It’s easy to forget just how rapidly technology has progressed in the space of a single decade. Today, virtual assistants can schedule appointments, while smartwatches monitor our sleep patterns and voice command technology turns off our house lights. The lives of consumers have changed in small but extraordinary ways as investments in disruptive technologies have grown exponentially.
Banking isn’t immune to these changes. Advancements in technology have increased demand for accessible and convenient solutions that meet consumers’ banking needs. The industry is aware of a new disruption that is brewing – one that will once again transform the industry over the coming years.
Across the globe, we are seeing a growing appetite for open banking models. In 2016, the EU passed the Second Payment Services Directive (PSD2), which requires banks to supply customer data to third-party providers to increase competition in the payments industry and open it up to non-banking entities. The Monetary Authority of Singapore has also developed a playbook for operating application programming interfaces (APIs), which third-party developers use to build open platforms. In the Middle East, the Central Bank of Bahrain has licensed Tarabut Gateway, the region’s first open banking platform, which allows customers to connect their account to any bank in Bahrain and provides a consolidated view of their financial information.
Open banking promises an improved customer experience, new revenue streams and a sustainable service model for underserved markets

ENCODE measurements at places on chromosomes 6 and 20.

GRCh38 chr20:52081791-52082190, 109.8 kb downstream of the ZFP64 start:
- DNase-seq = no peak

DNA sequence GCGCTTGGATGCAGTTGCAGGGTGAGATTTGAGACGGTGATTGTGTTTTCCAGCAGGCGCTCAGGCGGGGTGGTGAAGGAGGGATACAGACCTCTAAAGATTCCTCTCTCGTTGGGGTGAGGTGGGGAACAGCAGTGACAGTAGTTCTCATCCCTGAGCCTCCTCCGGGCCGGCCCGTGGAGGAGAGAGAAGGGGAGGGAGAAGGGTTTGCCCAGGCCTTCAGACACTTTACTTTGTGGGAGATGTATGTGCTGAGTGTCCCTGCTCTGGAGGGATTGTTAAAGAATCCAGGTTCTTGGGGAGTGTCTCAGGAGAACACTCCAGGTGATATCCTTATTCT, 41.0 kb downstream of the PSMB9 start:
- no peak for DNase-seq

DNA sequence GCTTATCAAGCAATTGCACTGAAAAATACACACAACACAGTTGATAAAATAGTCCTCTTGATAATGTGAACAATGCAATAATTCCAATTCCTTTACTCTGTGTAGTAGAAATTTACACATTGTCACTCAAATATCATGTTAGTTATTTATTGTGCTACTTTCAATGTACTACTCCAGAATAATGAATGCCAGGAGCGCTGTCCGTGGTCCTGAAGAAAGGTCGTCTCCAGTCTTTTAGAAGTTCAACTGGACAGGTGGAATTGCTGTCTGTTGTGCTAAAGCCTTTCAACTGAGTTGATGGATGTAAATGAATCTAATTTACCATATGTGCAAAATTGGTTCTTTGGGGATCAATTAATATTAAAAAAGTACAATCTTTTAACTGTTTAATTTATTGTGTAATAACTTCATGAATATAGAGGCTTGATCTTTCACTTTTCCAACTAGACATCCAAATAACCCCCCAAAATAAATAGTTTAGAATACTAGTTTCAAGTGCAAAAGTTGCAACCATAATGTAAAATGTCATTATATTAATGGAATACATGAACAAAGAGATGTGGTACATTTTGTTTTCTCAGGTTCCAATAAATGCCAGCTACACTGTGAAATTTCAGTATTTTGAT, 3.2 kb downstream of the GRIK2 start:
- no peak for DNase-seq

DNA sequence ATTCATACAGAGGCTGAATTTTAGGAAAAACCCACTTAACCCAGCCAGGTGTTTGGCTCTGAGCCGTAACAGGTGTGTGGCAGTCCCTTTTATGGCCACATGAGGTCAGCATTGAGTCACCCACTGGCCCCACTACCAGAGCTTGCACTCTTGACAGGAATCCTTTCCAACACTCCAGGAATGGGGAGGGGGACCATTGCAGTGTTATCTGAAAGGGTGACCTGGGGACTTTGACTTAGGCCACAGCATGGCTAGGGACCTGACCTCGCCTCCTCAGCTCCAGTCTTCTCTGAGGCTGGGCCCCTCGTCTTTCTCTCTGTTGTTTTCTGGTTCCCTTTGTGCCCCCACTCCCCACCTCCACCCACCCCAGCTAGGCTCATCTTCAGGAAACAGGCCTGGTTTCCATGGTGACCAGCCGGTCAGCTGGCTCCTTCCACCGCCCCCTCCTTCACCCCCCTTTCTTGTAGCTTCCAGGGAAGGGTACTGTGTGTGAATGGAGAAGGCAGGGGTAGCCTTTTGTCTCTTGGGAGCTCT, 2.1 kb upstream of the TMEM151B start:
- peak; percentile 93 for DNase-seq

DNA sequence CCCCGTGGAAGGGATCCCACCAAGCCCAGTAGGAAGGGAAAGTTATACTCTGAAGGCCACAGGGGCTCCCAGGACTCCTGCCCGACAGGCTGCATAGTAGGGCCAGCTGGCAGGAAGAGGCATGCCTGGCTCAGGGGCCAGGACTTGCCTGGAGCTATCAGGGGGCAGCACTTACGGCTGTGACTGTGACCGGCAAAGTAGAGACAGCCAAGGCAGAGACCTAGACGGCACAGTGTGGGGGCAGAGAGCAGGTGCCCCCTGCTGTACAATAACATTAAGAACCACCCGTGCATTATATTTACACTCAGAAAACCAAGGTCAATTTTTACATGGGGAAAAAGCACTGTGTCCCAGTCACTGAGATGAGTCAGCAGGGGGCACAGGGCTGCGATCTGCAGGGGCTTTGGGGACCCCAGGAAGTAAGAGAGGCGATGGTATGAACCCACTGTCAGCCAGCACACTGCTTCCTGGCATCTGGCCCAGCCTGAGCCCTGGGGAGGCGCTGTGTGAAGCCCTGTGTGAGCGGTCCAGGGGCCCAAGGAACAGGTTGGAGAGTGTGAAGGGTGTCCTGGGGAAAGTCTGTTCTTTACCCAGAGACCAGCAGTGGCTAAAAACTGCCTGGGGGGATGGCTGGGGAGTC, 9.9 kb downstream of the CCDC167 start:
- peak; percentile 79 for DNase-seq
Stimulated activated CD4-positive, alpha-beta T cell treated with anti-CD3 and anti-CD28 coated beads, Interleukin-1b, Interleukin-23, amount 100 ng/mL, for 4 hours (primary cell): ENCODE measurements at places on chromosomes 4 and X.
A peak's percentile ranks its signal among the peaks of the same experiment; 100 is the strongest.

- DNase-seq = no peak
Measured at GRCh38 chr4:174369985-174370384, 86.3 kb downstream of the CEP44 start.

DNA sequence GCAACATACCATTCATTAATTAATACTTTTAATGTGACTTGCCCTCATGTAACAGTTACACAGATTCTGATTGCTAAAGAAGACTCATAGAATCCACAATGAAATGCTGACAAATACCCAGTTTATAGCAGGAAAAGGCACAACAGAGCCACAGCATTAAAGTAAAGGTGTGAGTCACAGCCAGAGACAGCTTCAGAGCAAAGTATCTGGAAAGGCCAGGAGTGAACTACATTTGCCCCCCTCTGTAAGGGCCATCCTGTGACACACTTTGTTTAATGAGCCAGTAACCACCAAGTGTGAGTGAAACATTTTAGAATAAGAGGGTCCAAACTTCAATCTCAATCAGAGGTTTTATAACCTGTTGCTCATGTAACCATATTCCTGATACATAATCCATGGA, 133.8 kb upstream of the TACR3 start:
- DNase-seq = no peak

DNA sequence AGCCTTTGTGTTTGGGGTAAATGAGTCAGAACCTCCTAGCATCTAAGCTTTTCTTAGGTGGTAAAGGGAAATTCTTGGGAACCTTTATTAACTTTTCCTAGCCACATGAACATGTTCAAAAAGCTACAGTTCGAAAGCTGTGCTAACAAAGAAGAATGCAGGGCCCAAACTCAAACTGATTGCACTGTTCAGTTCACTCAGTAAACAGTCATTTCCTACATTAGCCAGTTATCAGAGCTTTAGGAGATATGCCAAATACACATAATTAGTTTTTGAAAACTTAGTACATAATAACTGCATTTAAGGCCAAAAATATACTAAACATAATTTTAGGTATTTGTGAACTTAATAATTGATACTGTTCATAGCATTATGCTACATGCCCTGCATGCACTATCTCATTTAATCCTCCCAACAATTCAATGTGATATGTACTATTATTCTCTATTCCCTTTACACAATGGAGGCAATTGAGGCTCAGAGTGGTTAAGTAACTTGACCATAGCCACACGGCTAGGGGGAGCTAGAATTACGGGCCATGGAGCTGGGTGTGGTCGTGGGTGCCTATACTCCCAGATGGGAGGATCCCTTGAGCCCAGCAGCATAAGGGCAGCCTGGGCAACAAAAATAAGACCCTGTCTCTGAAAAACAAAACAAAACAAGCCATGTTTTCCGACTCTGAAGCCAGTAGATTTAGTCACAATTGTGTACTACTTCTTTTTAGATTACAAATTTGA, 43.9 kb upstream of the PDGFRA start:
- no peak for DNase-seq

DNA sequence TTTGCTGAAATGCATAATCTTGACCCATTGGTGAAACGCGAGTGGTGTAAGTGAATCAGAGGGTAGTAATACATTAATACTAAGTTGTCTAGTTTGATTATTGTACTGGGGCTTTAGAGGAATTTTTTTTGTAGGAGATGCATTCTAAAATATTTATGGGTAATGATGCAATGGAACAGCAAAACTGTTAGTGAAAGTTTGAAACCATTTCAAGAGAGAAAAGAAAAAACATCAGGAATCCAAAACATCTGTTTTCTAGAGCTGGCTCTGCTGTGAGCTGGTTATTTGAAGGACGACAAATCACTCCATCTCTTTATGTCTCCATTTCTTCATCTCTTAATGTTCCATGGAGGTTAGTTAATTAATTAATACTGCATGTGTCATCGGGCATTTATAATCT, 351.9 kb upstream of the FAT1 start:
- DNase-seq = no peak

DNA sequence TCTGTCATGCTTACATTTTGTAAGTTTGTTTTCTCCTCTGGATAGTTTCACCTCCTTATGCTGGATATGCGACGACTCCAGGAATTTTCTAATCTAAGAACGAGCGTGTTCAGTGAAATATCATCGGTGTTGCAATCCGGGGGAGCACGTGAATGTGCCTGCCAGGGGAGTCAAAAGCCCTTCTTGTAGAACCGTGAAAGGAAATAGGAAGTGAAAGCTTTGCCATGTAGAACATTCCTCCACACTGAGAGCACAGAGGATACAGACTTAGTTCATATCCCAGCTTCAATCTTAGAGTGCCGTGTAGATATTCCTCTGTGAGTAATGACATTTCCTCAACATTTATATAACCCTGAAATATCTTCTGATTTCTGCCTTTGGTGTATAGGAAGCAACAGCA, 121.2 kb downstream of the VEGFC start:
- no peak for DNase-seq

A new approach
For those in the industry, the benefits of open banking are obvious. It promises an improved customer experience, new revenue streams and a sustainable service model for underserved markets. According to PricewaterhouseCoopers, API-based architecture can enhance integration with third parties, making it easier for banks to support a portfolio of product options – even those provided by partners. Banks can use their platforms to make customer data available to non-bank third parties, such as retail stores. This gives them an incredible opportunity to expand their ecosystems to cater to the retail industry.
Banks such as Standard Chartered have capitalised on this increase in consumer demand by introducing more than 100 APIs and publishing a comprehensive standards catalogue that is aligned with international API regulations. The bank is also building on its API investments to further its sustainable banking and financial inclusion goals. Standard Chartered has partnered with Ant Financial to offer a new digital cross-border wallet remittance service. Through mobile payment platforms such as AlipayHK in Hong Kong and GCash in the Philippines, the service enables 180,000 Filipino workers in Hong Kong to send money to their families in real time, securely and at a low cost.